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Iran Backs Down on Tax Hike after Merchant Protest | ASHARQ AL-AWSAT English Archive 2005 -2017
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TEHRAN, Iran, (AP) – Protests by merchants in Tehran’s main bazaar forced authorities to back off of plans to increase taxes on their businesses, Iranian media reported Wednesday, in a sign of the government’s difficulties in implementing economic reforms.

The Iranian government has been trying to find ways to boost revenue amid low oil prices and to improve the country’s ailing economy. But it has had to be cautious in the face of widespread public discontent over inflation and other woes.

On Tuesday, merchants in Tehran’s main bazaar gathered in protest over reports of a government plan to dramatically increase taxes on their businesses, newspapers reported. Some of them closed down their shops in protest and there were threats of a general strike in the bazaar.

After the protests, Finance Ministry officials and merchants met and reached a deal leaving their taxes at the 2008 rate, which ranges from 6 to 15 percent, state TV reported.

The government has talked of raising the taxes on businesses, saying they give to little to the national coffers, and there have been reports that it planned to increase the taxes to as high as 25 percent. Many shopowners complain their income has dropped amid the global economic crisis and they cannot afford more taxes.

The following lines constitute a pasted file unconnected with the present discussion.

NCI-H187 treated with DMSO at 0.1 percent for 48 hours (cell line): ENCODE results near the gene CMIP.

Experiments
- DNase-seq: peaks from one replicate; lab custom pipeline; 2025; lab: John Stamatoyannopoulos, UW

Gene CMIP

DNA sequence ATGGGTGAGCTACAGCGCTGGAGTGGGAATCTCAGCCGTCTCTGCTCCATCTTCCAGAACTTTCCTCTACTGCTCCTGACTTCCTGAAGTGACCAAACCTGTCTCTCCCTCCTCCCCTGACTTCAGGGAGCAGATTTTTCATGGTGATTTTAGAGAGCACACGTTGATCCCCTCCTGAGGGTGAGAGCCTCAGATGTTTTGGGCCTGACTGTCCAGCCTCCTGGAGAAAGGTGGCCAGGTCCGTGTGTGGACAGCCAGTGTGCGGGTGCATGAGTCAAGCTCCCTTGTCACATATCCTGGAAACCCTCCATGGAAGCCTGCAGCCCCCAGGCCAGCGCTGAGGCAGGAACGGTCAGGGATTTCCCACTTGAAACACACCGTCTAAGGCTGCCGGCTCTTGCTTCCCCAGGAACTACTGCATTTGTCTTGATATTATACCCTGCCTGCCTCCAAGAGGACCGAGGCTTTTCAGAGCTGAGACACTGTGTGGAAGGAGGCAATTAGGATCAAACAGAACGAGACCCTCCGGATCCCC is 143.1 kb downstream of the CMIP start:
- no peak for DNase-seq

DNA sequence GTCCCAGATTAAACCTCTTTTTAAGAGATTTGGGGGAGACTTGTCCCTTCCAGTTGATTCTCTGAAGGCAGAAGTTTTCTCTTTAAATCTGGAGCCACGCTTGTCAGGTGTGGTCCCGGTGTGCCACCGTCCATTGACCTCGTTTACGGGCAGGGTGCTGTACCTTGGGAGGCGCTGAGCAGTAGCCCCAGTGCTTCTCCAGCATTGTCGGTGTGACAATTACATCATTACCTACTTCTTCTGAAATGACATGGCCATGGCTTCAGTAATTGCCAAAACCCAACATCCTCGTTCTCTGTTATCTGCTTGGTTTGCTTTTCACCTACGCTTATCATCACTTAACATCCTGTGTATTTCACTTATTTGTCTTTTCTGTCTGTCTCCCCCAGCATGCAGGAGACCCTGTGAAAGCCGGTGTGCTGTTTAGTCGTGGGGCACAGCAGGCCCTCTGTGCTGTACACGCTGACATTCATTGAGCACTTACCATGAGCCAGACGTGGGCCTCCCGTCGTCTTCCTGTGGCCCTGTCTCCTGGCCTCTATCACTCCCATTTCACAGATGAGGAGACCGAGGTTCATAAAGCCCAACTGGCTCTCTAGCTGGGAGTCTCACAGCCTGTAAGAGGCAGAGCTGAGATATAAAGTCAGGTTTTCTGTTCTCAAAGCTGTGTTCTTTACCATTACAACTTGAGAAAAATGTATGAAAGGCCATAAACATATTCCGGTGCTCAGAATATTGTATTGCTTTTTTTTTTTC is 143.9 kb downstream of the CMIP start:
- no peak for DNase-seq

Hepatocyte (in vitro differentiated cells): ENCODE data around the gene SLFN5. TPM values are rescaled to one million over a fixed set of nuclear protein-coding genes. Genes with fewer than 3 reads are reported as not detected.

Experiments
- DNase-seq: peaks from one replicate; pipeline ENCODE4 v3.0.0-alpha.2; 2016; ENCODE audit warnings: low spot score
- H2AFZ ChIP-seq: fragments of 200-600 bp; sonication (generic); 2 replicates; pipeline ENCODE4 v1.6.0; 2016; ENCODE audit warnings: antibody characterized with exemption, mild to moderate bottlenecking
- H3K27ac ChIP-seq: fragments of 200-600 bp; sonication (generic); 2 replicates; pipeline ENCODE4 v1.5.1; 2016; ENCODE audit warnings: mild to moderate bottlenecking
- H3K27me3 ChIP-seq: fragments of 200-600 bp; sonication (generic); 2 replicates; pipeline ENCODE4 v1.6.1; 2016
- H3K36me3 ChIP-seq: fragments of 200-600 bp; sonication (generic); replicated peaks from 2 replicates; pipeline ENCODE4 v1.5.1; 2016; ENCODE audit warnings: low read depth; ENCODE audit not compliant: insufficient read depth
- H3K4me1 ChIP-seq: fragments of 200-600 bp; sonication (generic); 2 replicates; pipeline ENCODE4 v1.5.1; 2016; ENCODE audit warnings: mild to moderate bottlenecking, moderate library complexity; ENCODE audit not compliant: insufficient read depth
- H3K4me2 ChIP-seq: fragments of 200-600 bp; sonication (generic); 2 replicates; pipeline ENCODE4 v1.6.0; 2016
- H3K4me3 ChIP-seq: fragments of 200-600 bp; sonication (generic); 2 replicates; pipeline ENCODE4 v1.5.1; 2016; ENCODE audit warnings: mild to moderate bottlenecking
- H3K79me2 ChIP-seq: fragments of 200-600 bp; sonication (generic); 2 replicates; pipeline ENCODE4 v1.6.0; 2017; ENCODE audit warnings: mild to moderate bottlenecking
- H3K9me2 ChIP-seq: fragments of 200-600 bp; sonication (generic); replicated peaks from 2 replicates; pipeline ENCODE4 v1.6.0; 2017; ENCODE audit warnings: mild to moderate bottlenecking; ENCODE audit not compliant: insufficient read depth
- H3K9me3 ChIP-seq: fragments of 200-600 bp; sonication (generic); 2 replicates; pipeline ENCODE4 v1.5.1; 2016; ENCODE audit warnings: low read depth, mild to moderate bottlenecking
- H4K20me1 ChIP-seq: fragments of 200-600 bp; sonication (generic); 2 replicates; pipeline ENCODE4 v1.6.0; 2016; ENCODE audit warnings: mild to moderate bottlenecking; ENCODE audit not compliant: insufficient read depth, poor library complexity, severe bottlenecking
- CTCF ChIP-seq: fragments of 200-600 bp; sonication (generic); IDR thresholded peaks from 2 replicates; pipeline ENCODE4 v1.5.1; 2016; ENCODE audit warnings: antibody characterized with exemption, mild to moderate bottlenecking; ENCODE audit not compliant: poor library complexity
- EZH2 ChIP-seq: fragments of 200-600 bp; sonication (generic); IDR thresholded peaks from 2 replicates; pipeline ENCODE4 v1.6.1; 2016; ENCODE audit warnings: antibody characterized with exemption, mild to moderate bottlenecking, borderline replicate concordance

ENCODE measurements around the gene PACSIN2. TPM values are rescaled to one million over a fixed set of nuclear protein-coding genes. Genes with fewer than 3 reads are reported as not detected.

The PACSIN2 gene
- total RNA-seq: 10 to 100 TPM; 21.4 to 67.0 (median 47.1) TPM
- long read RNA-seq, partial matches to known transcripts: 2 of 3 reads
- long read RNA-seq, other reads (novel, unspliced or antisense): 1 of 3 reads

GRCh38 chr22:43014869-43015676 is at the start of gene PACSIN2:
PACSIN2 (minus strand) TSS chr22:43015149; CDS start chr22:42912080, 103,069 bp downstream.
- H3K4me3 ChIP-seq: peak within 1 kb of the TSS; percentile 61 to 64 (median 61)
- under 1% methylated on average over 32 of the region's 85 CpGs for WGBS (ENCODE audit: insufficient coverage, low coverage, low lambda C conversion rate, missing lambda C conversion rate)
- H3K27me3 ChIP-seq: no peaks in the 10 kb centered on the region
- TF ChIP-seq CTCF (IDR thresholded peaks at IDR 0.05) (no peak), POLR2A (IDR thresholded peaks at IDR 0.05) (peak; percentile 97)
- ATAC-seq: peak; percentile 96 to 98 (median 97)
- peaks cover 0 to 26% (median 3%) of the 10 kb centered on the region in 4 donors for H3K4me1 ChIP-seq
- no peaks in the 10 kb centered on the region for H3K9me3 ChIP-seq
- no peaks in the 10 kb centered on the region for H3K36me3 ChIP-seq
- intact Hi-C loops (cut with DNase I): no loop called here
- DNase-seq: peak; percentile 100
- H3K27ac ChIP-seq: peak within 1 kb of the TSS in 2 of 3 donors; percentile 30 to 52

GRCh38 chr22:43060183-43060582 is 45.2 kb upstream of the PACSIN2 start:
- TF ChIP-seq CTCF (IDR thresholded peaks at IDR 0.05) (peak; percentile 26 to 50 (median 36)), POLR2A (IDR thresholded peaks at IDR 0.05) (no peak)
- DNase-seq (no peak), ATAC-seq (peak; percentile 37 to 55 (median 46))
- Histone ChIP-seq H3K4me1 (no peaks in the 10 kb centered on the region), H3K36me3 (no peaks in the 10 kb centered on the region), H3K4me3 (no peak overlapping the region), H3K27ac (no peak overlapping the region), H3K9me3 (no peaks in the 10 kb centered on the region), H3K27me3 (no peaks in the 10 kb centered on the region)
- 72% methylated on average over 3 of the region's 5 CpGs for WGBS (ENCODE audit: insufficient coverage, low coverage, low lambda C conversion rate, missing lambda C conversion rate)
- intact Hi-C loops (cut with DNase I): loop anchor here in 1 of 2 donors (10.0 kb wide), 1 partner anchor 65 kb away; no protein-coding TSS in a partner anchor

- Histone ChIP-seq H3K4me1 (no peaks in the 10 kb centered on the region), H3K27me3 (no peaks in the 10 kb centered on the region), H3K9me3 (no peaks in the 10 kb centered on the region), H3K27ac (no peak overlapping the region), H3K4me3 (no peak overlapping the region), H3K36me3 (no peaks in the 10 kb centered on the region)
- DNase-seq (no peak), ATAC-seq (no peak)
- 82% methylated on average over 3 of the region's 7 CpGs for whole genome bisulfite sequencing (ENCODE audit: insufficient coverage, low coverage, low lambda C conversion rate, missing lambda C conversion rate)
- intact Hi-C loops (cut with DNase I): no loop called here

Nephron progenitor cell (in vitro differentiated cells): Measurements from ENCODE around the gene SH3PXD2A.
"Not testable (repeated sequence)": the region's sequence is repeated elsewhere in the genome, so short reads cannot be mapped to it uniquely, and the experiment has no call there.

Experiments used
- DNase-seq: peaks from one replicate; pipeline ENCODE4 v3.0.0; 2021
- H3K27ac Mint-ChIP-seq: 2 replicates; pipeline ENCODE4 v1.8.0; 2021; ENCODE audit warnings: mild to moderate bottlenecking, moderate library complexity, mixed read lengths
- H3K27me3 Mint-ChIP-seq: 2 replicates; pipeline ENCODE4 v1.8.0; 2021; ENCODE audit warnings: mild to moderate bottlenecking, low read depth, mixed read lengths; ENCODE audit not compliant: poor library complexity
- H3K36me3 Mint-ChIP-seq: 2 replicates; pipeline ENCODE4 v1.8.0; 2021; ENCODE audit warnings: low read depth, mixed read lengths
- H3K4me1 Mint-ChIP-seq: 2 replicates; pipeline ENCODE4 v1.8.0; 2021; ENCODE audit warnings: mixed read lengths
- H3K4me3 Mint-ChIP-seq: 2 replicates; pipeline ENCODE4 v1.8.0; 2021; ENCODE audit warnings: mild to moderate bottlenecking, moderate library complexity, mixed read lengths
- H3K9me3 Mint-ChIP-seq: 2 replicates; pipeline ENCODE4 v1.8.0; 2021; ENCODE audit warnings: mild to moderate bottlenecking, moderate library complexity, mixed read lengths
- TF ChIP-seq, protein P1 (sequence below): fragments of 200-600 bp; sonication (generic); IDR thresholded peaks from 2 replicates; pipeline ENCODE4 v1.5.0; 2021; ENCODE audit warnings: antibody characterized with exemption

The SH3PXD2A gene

The merchants — known as bazaaris in Farsi — are a powerful sector, and a series of merchant strikes helped lead to the 1979 Islamic revolution that toppled the pro-U.S. shah. Since then, the bazaaris have been seen as a religiously conservative bedrock of support for Iran’s Islamic clerical leadership. In 2008, the government suspended a controversial sales tax, a day after a rare strike by merchants.

Iran has been hit hard by lower revenues from oil, which brings in some 80 percent of the state’s income. Even before the drop in oil prices, the government of President Mahmoud Ahmadinejad talked of dramatically cutting subsidies on fuel, food and other items in a bid to cut the budget.

But so far, the government has stayed away from substantial changes in the subsidies system, apparently wary that it fuel greater price increases and stoke public anger. Authorities say they have succeeded in bringing inflation down to 10 percent, but some experts believe it is more than 20 percent on certain basic needs.